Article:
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Dr. David Diamond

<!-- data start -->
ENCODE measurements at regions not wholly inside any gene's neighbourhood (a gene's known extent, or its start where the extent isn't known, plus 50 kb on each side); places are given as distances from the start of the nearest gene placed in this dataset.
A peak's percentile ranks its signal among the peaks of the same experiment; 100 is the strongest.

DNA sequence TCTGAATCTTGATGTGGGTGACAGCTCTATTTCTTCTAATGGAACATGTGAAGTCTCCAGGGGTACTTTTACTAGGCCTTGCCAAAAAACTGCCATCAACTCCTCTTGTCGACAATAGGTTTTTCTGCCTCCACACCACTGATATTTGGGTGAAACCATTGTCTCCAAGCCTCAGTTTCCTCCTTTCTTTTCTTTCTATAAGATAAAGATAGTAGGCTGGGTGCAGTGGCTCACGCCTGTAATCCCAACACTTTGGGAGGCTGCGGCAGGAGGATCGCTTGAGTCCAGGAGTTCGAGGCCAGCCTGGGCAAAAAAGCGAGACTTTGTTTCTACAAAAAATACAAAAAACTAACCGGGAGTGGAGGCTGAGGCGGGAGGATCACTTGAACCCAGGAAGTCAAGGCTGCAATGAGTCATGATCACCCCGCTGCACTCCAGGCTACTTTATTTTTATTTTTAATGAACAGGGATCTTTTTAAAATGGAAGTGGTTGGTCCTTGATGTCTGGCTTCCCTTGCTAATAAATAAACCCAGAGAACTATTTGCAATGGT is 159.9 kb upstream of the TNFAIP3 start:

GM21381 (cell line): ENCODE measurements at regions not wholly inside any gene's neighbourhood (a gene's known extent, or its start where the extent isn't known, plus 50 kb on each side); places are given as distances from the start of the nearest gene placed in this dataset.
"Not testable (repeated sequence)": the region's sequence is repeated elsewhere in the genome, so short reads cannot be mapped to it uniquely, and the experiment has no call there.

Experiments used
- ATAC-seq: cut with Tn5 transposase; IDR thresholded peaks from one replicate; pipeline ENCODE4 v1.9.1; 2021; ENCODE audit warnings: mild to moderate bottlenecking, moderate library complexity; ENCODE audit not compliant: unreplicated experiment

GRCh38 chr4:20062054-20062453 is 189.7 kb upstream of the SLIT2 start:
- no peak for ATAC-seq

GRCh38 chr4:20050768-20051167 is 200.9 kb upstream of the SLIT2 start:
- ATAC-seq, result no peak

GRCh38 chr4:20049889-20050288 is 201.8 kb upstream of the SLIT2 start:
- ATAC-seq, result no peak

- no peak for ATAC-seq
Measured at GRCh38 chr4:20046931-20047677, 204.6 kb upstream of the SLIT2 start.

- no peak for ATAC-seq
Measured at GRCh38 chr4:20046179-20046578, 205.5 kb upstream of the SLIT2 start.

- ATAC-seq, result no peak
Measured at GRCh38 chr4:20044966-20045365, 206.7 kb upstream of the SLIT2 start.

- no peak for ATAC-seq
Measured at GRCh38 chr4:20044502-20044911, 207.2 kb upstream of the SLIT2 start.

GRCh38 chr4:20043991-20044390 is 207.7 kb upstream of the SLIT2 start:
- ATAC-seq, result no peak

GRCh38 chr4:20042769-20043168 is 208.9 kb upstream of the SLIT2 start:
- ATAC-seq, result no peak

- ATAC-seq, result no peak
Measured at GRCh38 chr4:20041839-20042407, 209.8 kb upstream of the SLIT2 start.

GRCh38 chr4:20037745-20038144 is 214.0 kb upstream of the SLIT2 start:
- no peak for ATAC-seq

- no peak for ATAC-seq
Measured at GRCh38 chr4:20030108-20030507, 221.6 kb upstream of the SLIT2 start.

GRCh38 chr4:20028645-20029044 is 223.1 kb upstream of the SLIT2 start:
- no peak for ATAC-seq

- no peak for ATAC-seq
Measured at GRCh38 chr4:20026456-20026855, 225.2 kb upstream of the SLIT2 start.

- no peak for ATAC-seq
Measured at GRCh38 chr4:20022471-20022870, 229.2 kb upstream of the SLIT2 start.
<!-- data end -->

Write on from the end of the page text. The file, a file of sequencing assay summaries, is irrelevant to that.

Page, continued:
Dr. David Diamond, a professor at the University of South Florida who specializes in cognitive and neural sciences, has done considerable research on the neuropsychology of how children are forgotten in cars. He has interviewed dozens of normal (loving and attentive) parents who reported they had lost awareness of the presence of their child in the car. It is difficult to understand how this phenomenon occurs, and far too easy to condemn people who, unknowingly and unintentionally, forget children in cars. He has found that this has occurred to people in all walks of life, including well educated and highly responsible people, including physicians, teachers, a judge, prosecutor, dentist, a daycare owner and university professors. Diamond has found that there are two common elements in these cases. First, the driver has changed a typical routine, such as driving straight from home to work, to modify the drive to include taking the child to daycare. However, during the drive, the brain habit memory system takes over, and in the process, suppresses the driver’s awareness of the plan to interrupt the drive and go to daycare. Second, a common element that enhances the dominance of the habit-based memory system is stress and a lack of sleep, two conditions that are very common in parents of young children. Once the parent or caretaker has lost awareness of the child in the car, they routinely go about their daily events, sometimes for an entire day’s work or during the later use of the car, without any awareness the child is in the car. The brain appears to create the false memory that their child is safe at the daycare. Indeed, many parents return to the daycare to retrieve their child, only to be told that the child did not arrive at daycare that day. These individuals are then horrified to learn that their child spent the day in their car, often with fatal consequences. Diamond emphasizes that these parents and caretakers suffer the trauma knowing that they caused the death of a child. He urges people to understand that although the brain is a magnificent machine, it is flawed in how it processes memory. We have technology all around us to compensate for the flaws in brain memory processing, such as calendar reminders of appointments and warning sounds to shut off headlights. It is therefore essential that we have technology to detect children left in cars so no child will die of heatstroke as a result of a catastrophic memory failure.

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